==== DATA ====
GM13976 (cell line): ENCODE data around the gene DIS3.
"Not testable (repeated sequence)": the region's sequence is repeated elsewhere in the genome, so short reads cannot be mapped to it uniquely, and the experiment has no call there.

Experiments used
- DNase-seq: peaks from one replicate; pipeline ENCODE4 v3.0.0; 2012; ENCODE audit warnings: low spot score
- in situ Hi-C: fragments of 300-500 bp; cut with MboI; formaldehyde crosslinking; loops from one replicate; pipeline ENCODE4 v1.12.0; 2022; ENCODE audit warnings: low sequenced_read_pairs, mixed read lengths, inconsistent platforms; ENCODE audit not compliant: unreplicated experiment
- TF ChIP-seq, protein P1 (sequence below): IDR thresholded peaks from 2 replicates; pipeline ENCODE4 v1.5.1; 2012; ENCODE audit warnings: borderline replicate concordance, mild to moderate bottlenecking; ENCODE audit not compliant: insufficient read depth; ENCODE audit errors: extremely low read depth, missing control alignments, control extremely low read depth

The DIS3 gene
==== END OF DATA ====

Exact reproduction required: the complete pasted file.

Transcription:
GM13976 (cell line): ENCODE data around the gene DIS3.
"Not testable (repeated sequence)": the region's sequence is repeated elsewhere in the genome, so short reads cannot be mapped to it uniquely, and the experiment has no call there.

Experiments used
- DNase-seq: peaks from one replicate; pipeline ENCODE4 v3.0.0; 2012; ENCODE audit warnings: low spot score
- in situ Hi-C: fragments of 300-500 bp; cut with MboI; formaldehyde crosslinking; loops from one replicate; pipeline ENCODE4 v1.12.0; 2022; ENCODE audit warnings: low sequenced_read_pairs, mixed read lengths, inconsistent platforms; ENCODE audit not compliant: unreplicated experiment
- TF ChIP-seq, protein P1 (sequence below): IDR thresholded peaks from 2 replicates; pipeline ENCODE4 v1.5.1; 2012; ENCODE audit warnings: borderline replicate concordance, mild to moderate bottlenecking; ENCODE audit not compliant: insufficient read depth; ENCODE audit errors: extremely low read depth, missing control alignments, control extremely low read depth

The DIS3 gene